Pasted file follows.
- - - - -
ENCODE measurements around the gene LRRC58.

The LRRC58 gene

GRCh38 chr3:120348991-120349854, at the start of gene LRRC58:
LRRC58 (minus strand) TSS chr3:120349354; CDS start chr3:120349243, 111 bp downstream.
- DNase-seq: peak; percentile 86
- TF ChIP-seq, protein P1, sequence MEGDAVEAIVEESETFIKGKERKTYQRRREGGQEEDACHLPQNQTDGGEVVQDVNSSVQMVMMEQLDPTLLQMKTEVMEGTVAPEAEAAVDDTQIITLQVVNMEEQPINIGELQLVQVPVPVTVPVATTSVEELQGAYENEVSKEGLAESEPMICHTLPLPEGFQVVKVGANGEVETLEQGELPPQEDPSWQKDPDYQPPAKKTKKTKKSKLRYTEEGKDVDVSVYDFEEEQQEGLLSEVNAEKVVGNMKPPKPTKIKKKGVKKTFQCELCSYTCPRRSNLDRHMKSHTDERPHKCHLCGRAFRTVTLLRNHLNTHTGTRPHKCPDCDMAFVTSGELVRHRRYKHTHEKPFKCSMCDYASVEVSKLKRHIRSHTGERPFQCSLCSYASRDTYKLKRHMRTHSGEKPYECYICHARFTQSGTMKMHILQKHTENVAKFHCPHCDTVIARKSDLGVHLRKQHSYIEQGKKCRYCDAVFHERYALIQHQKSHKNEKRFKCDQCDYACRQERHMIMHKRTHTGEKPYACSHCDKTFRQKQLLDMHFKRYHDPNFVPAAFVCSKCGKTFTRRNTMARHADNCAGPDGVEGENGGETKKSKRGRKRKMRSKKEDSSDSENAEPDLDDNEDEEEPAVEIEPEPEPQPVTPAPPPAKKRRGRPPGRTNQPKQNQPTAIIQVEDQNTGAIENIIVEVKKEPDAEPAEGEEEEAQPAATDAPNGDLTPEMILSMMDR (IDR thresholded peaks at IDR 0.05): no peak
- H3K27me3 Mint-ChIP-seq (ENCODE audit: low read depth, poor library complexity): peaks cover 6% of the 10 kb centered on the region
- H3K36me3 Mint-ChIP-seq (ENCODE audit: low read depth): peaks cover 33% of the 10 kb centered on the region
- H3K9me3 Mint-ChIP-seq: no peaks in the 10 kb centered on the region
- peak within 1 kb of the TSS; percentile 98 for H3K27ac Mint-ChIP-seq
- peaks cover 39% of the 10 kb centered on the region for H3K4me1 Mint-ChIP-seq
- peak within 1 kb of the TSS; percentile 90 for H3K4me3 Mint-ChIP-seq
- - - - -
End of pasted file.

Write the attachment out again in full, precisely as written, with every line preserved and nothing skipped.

ENCODE measurements around the gene LRRC58.

The LRRC58 gene

GRCh38 chr3:120348991-120349854, at the start of gene LRRC58:
LRRC58 (minus strand) TSS chr3:120349354; CDS start chr3:120349243, 111 bp downstream.
- DNase-seq: peak; percentile 86
- TF ChIP-seq, protein P1, sequence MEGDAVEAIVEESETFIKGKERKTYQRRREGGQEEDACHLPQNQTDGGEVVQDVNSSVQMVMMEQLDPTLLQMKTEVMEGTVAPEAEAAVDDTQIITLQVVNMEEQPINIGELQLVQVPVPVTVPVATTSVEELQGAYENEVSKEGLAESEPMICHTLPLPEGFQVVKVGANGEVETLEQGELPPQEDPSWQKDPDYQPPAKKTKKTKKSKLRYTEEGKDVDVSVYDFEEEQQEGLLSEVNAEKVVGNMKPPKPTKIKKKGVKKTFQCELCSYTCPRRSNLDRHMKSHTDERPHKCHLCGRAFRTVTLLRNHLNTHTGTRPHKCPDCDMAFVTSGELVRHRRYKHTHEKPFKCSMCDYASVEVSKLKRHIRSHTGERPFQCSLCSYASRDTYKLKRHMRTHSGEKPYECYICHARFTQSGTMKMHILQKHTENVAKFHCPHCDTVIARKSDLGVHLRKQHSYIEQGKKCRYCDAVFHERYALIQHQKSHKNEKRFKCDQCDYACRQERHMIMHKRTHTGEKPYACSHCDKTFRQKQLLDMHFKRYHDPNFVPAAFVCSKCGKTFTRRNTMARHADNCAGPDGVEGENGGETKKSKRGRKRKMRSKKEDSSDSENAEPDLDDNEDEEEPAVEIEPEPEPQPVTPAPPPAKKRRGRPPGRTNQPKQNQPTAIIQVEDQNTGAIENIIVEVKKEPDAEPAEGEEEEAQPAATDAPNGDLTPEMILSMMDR (IDR thresholded peaks at IDR 0.05): no peak
- H3K27me3 Mint-ChIP-seq (ENCODE audit: low read depth, poor library complexity): peaks cover 6% of the 10 kb centered on the region
- H3K36me3 Mint-ChIP-seq (ENCODE audit: low read depth): peaks cover 33% of the 10 kb centered on the region
- H3K9me3 Mint-ChIP-seq: no peaks in the 10 kb centered on the region
- peak within 1 kb of the TSS; percentile 98 for H3K27ac Mint-ChIP-seq
- peaks cover 39% of the 10 kb centered on the region for H3K4me1 Mint-ChIP-seq
- peak within 1 kb of the TSS; percentile 90 for H3K4me3 Mint-ChIP-seq